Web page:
Building a dedicated fanbase is a vital part
of sustaining a music career. Every person who shows that
they truly believe in your music will make a difference in
the long run. However, many bands often make the assumption
that once they gain a fan, they’ve automatically acquired
a lifetime’s worth of support. This is not the right
attitude to have!
The top mistake bands make right after gaining
a fan is thinking they don’t need to work to keep that
fan. It takes a lot of effort to keep your fanbase consistently
engaged, especially when you consider how many different artists
the average music fan listens to.
It's essential to spark a potential new fan's interest at
the right time in order to push them to the next level of
fandom. The best way to accomplish this in the early stages
is by simply interacting and showing that you care about them.
A lot of nurturing must go on between the point of a fan streaming
your single for free to buying your album, so get perfectly
in tune with what your fans want out of you and deliver it
on their behalf.
Take the time to personally thank your fans
for coming to your show. Send them something special, like
a free download, for joining your email list. Respond to their
comments on social media. Remember that it's a two-way street
– you need to deepen the relationship and give something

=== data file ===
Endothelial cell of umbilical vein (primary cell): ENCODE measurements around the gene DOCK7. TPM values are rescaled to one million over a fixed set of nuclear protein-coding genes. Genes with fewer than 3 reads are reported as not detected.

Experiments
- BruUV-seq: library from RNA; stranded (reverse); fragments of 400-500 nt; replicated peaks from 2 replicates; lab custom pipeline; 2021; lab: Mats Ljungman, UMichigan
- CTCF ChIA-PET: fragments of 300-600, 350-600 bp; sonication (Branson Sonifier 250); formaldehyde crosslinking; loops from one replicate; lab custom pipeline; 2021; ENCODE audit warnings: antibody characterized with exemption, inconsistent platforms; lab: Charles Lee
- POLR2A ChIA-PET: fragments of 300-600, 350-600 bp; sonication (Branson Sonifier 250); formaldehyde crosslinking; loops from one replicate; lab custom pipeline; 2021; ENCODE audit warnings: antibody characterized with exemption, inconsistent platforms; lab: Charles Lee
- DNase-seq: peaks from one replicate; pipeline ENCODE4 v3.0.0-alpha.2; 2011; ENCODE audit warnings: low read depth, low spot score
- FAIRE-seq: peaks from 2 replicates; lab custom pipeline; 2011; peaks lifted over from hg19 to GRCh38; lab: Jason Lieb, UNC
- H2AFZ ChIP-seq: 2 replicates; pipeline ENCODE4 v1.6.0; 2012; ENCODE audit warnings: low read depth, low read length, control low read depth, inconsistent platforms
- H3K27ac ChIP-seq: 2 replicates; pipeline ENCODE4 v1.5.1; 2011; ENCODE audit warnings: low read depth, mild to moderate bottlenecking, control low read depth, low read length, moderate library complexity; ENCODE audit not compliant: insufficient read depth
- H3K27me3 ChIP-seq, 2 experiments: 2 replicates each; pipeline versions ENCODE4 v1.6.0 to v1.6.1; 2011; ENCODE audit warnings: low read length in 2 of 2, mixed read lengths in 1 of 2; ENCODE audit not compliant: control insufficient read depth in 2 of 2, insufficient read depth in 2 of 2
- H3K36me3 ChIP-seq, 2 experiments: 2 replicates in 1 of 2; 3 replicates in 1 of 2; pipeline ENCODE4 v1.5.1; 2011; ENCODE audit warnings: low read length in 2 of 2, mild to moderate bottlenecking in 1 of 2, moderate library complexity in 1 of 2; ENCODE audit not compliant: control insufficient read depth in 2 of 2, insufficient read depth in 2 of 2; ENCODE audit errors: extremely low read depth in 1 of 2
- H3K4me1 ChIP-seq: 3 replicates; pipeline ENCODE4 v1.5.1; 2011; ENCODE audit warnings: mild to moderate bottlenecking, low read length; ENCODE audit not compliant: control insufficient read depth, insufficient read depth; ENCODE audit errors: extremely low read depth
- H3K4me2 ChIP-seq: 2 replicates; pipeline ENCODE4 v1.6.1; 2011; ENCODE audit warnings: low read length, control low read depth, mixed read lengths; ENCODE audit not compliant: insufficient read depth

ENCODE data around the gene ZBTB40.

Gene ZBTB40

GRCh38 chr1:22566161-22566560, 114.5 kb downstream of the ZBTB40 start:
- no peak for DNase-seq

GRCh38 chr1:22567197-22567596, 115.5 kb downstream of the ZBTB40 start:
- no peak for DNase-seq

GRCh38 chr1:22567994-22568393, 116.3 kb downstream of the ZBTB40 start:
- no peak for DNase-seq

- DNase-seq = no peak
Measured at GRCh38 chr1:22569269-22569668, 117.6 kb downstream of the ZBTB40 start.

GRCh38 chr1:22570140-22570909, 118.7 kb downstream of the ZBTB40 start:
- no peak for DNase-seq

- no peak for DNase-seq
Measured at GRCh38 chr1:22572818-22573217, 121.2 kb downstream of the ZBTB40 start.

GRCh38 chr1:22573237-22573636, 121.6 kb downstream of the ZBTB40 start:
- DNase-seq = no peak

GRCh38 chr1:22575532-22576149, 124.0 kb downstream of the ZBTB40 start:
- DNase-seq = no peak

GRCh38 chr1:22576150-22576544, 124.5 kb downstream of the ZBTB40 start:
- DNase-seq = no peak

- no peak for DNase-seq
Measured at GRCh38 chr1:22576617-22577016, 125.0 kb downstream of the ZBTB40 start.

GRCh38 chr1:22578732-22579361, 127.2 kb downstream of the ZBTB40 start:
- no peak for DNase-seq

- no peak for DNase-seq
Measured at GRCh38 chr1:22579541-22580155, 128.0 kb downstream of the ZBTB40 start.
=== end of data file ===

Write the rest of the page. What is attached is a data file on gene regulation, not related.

to your fans before you ask for something from them.
No matter what stage of the creative process
you're in, you need to keep your fans constantly involved
in order for them to maintain interest in you as both an artist
and a person. Run a special promotion on social media, do
interviews with journalists who will ask the right questions,
perform at well-curated showcases, collaborate with similar
artists, and come up with cool concepts for merchandise.
Ultimately, do whatever it takes not only
to garner that initial spark of interest, but to get fans
directly involved with your art. By keeping fans engaged on
a daily basis in a natural way, you will solidify the strength
of the people who matter the most in helping your career progress.
Nothing sets a band back like losing a member. Your bandmates
are your biggest asset, and your most fragile one. It’s
easier to find new fans or buy new gear than it is to find
the right drummer. Keeping that in mind, you need to make
sure everyone is happy with the direction you’re going
in. Different things motivate different people, so know what
the needs and bottom lines are for each band member.
Travis, the sax player, has a new baby at
home, so money is tight. He loves to play, but he absolutely
needs to at least cover his travel expenses or he can’t
afford to be in the band. Lisa, the guitarist, has a steady
job, so she doesn’t care if some of your shows don’t
pay well, but she won’t be satisfied unless she gets
to write some originals for the band. And Andre, the drummer,
plays in three other bands, so he just needs you to work with
his demanding schedule and keep things fun.
All these people need to be respected,
and not all of them will just come out and list their needs
and wants. You have to ask them.